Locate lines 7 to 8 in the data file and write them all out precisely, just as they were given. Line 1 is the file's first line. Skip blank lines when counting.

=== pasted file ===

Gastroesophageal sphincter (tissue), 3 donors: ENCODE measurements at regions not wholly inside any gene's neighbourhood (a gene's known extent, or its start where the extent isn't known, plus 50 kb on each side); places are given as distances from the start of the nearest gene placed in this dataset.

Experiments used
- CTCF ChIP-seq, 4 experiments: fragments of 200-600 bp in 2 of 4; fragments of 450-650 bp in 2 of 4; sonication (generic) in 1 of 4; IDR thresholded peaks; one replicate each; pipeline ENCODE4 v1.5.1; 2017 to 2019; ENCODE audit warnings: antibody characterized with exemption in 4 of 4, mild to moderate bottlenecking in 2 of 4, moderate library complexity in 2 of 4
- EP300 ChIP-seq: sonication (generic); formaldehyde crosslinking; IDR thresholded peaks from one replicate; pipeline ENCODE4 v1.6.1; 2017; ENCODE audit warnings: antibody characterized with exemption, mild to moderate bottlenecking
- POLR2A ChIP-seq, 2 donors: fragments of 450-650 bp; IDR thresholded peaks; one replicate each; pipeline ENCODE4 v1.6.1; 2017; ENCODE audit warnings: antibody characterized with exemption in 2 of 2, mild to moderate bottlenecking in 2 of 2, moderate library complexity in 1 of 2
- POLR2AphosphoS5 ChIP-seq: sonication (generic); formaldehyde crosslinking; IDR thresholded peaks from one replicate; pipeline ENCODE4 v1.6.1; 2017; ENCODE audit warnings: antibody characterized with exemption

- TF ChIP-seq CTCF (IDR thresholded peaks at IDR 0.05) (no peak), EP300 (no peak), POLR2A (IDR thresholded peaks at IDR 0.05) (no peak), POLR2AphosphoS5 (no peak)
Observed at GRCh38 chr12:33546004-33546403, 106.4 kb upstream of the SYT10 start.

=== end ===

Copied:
- TF ChIP-seq CTCF (IDR thresholded peaks at IDR 0.05) (no peak), EP300 (no peak), POLR2A (IDR thresholded peaks at IDR 0.05) (no peak), POLR2AphosphoS5 (no peak)
Observed at GRCh38 chr12:33546004-33546403, 106.4 kb upstream of the SYT10 start.